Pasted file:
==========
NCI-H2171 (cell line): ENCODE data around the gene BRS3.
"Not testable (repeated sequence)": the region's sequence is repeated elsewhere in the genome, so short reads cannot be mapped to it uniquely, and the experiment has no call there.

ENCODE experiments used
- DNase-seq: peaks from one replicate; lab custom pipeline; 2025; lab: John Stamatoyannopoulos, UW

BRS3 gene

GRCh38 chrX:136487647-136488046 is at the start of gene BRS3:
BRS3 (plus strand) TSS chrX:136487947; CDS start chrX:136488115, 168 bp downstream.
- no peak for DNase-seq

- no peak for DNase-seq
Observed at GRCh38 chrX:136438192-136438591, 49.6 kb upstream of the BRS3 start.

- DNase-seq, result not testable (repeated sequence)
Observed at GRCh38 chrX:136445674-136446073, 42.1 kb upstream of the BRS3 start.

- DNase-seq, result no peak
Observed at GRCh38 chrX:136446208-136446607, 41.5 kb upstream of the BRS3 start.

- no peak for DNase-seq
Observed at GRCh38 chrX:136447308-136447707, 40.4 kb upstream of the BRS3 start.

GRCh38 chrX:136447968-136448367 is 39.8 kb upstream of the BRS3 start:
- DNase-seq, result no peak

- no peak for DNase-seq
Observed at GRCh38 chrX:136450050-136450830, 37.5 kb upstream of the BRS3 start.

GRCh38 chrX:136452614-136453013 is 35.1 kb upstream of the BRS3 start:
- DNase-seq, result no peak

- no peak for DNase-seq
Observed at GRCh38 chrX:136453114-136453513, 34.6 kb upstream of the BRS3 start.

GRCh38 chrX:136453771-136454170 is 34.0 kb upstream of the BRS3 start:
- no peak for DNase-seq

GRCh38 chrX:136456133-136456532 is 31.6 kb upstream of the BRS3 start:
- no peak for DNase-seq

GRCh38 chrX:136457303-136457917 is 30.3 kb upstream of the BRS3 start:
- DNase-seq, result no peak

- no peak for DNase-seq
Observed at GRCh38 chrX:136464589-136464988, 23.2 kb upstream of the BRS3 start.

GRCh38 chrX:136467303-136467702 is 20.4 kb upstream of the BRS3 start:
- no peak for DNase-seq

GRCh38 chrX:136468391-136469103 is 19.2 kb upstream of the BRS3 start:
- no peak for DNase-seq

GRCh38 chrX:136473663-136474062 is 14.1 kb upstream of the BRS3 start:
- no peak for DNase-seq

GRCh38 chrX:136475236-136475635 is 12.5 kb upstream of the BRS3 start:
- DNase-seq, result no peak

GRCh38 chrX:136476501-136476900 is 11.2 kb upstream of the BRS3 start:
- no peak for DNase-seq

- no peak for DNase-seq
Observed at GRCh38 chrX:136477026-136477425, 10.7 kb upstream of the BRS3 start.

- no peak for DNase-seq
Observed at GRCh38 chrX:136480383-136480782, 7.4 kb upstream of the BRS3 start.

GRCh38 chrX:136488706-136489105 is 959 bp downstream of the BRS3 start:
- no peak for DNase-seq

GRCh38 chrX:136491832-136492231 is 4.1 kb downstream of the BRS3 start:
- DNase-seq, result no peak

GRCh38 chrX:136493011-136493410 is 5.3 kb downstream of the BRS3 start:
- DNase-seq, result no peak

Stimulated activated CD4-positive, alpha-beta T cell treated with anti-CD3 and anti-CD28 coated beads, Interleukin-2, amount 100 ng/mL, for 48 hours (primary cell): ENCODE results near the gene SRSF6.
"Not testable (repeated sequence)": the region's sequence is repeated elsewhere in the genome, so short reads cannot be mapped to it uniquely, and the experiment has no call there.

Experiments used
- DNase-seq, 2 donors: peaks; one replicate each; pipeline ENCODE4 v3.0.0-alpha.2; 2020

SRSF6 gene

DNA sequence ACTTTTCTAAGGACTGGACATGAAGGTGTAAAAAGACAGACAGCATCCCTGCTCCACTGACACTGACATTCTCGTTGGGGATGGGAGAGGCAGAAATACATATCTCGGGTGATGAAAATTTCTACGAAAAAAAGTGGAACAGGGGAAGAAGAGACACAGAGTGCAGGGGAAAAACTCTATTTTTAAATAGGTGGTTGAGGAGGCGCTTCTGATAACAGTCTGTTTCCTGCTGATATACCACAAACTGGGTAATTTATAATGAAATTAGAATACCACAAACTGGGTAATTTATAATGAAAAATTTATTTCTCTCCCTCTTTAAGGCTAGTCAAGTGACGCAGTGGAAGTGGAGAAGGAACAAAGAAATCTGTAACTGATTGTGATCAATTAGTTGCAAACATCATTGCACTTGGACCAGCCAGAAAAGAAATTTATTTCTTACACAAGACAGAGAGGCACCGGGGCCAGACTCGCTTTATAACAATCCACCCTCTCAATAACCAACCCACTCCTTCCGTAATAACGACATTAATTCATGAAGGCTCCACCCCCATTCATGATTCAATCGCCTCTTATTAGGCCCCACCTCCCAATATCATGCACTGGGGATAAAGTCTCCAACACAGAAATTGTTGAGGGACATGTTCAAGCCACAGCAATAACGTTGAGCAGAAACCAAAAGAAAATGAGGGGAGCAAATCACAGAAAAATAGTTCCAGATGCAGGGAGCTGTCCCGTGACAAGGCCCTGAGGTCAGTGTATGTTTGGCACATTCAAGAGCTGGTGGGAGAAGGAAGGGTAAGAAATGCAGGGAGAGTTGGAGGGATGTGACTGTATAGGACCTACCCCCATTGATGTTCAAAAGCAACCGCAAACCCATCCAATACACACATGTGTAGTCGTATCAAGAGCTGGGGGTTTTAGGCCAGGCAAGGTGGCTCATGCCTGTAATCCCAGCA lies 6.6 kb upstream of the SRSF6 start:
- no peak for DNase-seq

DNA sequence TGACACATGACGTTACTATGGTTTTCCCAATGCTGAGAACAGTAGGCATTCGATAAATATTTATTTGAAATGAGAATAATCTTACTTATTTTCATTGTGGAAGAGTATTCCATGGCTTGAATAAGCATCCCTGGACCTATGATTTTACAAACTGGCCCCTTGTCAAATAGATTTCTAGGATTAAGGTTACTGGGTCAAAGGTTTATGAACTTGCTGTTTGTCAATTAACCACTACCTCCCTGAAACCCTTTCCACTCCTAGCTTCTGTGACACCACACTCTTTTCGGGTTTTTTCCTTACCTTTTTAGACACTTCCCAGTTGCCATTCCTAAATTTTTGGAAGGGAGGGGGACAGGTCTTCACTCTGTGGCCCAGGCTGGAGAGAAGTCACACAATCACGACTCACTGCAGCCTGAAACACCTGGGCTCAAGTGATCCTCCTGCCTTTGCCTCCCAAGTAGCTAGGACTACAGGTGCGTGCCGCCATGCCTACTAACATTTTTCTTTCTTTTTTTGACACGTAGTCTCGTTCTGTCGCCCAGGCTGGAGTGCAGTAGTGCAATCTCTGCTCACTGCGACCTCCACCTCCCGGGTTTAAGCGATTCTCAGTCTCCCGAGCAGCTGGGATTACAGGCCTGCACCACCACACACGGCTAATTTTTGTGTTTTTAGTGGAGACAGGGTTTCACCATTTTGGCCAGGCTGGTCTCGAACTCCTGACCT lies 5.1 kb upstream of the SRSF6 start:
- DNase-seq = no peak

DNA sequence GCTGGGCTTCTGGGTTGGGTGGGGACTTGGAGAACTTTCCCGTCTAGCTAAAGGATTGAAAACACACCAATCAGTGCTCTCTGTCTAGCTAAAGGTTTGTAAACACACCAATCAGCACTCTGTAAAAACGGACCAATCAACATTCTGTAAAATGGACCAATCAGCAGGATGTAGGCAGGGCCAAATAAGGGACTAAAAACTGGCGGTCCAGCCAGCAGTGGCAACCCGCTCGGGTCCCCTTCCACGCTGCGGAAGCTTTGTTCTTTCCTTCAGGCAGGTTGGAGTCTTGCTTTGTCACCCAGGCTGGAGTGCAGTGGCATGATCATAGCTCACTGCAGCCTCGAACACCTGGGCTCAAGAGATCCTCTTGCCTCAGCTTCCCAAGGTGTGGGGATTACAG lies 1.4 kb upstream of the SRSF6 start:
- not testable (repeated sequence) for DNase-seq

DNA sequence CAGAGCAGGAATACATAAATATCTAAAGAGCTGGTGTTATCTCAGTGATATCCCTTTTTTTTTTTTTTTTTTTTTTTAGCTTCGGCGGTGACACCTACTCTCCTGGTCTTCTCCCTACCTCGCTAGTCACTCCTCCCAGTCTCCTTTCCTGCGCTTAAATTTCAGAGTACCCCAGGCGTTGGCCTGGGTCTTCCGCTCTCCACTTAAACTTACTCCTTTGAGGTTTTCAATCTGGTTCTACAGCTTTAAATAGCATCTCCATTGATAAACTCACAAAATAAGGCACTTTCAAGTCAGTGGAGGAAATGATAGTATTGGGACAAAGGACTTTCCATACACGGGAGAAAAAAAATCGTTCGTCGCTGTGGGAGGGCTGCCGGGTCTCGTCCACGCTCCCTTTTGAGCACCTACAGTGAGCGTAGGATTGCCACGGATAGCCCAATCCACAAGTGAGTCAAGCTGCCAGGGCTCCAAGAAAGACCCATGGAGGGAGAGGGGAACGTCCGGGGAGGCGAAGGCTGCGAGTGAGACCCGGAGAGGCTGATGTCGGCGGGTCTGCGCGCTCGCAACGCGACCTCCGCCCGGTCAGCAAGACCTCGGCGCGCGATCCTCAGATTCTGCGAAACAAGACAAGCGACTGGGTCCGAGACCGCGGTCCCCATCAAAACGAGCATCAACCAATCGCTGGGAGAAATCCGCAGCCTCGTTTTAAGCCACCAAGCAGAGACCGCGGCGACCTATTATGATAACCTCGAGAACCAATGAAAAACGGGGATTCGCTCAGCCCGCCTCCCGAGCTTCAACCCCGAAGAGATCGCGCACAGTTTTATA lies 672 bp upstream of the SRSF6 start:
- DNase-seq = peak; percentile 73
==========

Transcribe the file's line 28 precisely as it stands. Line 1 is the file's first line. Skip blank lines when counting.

- no peak for DNase-seq